A Haven of Patriotism

The Guam Joint Color Guard posts the colors during a July 18 ceremony in 2013.
The Guam Joint Color Guard posts the colors during a July 18 ceremony in 2013.

A Haven of Patriotism

by: Takahiro Takiguchi | .
Stripes Guam | .
published: February 18, 2015

The warmth of Guam’s tropical breezes are second only to the welcome it has extended over the years to the U.S. military. It is a tradition that began when American troops liberated the Island from the Imperial Japanese Army in 1944.

Guamanians continue to celebrate that day, along with the military, on July 21 with an island-wide holiday and a parade to beat all parades every year.

So it should be no surprise that “where America’s day begins” is not only a year-round haven for tourist, but for veterans as well. Many say that despite challenges when it comes to veteran services and benefits, it is hard not to feel at home on this pro-military paradise. 

“Most of the people on Guam have been in military or their sons or daughters served in the military at one time,” says Tom Devlin, a Vietnam combat veteran with the Military Order of the Purple Heart.

In fact, this 217-square-mile island of 163,000 residents is home to about 27,000 U.S. vets who have served six months or more – about 15 percent of the population, according to John Unpingco of the Guam Office of Veterans Affairs. That’s substantial compared to the U.S. Census Bureau’s estimate of 8.9 percent nationwide.

Unpingco says Guam has long had a time-honored tradition of honoring military service and holding military veterans in very high esteem.

“They are willing to sacrifice everything, even their lives in defense of their country,” he says. “And they are trained to do it.”

While the vast majority of Guam’s veterans are locals who return to the workforce after retiring or transitioning out of the military, there are others like native New Yorker Bryan Strickner who decide to settle on island.

“I just happened to have been stationed here and stayed after I retired,” says Strickner, who now serves as commander of Veteran of Foreign Wars Post 1509 after a 20-year stint in the Air Force. “I was able to get a job fairly quickly.” 

He adds that prospective employers on Guam tend to welcome veterans with open arms because of their sense of discipline and loyalty, along with a resiliency that is often built on real-war experience.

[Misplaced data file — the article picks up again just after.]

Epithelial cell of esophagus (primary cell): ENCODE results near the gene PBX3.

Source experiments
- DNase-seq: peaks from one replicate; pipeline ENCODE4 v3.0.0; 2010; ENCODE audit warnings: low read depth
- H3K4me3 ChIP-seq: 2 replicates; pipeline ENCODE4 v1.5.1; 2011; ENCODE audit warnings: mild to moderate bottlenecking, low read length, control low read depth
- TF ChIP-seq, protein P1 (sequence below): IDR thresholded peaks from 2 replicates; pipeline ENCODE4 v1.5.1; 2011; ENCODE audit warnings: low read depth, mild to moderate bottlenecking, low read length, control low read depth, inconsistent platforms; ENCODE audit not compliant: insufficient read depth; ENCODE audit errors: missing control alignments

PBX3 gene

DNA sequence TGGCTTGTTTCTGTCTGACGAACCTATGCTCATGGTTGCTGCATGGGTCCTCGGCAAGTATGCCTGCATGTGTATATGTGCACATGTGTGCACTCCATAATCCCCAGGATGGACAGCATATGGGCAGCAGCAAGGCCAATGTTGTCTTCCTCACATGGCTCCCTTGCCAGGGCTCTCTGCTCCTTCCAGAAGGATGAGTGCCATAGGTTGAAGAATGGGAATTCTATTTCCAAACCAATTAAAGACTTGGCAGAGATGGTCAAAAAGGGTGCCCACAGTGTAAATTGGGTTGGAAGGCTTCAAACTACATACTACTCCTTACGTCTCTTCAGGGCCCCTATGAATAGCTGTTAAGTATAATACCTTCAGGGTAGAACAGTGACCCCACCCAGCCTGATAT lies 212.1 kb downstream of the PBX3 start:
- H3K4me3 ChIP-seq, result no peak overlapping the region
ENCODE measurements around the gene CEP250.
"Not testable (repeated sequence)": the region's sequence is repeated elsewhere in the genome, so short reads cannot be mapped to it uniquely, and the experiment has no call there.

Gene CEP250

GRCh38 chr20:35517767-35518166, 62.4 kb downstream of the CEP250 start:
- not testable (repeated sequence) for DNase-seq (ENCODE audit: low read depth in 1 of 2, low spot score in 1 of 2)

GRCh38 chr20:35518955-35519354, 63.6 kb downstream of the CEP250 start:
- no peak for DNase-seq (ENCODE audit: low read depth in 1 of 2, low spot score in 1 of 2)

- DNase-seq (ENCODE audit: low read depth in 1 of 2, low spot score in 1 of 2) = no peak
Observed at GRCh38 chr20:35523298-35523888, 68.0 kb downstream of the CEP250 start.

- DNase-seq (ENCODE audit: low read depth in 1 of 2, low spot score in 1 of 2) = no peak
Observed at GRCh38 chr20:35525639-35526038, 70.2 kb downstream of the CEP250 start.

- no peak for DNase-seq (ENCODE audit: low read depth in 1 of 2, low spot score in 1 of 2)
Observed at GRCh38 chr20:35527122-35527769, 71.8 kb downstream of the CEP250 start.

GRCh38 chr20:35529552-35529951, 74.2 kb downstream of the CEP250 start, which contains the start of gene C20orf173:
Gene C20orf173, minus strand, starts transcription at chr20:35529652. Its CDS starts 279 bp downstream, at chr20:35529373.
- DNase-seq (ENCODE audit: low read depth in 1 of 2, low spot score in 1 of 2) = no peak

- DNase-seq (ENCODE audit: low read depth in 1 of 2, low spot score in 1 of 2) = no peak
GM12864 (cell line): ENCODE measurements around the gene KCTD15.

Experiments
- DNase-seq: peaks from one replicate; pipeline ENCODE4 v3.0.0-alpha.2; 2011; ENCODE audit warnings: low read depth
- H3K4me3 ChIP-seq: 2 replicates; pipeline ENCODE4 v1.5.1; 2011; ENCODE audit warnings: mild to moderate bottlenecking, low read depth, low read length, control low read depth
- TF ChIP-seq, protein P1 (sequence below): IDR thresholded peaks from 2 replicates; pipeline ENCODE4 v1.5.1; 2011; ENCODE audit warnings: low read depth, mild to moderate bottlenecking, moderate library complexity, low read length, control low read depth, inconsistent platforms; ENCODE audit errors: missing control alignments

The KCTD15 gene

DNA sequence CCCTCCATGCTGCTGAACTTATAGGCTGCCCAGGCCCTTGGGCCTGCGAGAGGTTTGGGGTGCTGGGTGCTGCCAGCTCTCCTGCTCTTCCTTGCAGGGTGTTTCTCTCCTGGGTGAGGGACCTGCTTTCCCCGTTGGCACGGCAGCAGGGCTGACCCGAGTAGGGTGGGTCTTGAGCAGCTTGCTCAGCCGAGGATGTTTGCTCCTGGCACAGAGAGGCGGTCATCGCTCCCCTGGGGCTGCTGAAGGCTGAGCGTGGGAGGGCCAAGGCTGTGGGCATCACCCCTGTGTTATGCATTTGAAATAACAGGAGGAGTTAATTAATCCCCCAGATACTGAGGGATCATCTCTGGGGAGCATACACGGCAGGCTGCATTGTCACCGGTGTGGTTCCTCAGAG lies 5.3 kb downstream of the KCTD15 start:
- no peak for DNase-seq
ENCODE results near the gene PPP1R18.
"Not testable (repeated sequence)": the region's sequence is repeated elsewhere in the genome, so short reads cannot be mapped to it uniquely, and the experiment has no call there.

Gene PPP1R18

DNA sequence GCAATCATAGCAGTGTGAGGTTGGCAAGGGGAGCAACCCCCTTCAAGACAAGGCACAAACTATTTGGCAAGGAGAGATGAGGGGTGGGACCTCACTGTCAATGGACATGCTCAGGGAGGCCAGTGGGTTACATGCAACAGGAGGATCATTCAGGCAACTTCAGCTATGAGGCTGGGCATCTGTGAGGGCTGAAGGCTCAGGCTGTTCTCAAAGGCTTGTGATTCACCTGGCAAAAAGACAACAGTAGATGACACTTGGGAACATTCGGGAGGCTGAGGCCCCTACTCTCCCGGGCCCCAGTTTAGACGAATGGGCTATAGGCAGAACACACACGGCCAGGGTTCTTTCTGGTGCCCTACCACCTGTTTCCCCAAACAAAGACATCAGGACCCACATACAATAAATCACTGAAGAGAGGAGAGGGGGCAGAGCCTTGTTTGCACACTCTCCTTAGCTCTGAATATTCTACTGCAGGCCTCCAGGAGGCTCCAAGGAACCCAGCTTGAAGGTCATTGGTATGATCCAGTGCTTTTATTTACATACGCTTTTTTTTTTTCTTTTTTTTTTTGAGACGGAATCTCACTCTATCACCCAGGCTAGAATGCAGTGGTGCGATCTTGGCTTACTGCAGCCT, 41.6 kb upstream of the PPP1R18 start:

“People here are very patriotic,” added Strickner, “so it is good for veterans here.”

That’s not to say some veterans on Guam don’t face challenges. About 31 of the homeless on island are veterans, according to a Marianas Variety report. The good news is that organizations from near and far have been stepping in to lend a hand.

Local officials recently lauded a decision by U.S. Vets - Barber’s Point, a Hawaii-based nonprofit, to kick off its Emergency Housing Program on Guam. The new Latte Heights emergency housing center for veterans started accepting qualifying vets last month.

The nonprofit WestCare Pacific also launched its Supportive Services for Veterans and Families Program last month, thanks to a federal grant to assist Guam veterans who are homeless or at risk of being homeless. According to Shauna Barcinas, the West Pacific Islands coordinator, the program is providing veterans with emergency rental housing, transportation, legal assistance, child care, counseling and other vital services. 

But accessing medical services for veterans comes with its own unique set of challenges on Guam, according to Unpingco.

“We are so far away, and we are also a territory and we are so few in numbers,” he says.

Despite its high concentration of military veterans, “the island ranked last in the country for per capita medical spending by the Department of Veterans Affairs in 2012, with an average of $822 for each former service member. Virginia had the next lowest rate with a much greater $1,275 per veteran,” according to the Washington Post.

A shortage of adequate medical services also means veterans often need to be sent off island to hospitals such as Tripler Army Medical Center in Hawaii to get special treatment involving internal medicine and endocrinology, according to Unpingco.

“The present Community Based Outpatient Clinic is too small,” he says, adding that disability payments are also an issue. “Claims are sent to the Hawaii Regional Office and this can add several months or years of waiting for the claims to be adjudicated.”

Local organizations, however, have shown their appreciation for veterans in more ways than one.

Recently, the Military Order of the Purple Heart stepped up to offer financial assistance for local veterans.

“The money has been generated by donations from the people on Guam to the wounded warriors on Guam,” Devlin said.
There also are some other benefits for disabled veterans on Guam. The Government of Guam also offers qualifying disabled veterans free license plates, as well as job hiring preference as well as other benefits, according to Unpingco.

Overall, many of veterans, both those native to Guam and those from abroad, say this as a good place to be a vet.

“Because here, service to one’s country is still seen as a very honorable calling requiring immense sacrifice, which our veterans are called upon to make and a lot of them have made,” Unpingco said.


Guam Office of Veterans


V.F.W. POST 1509:




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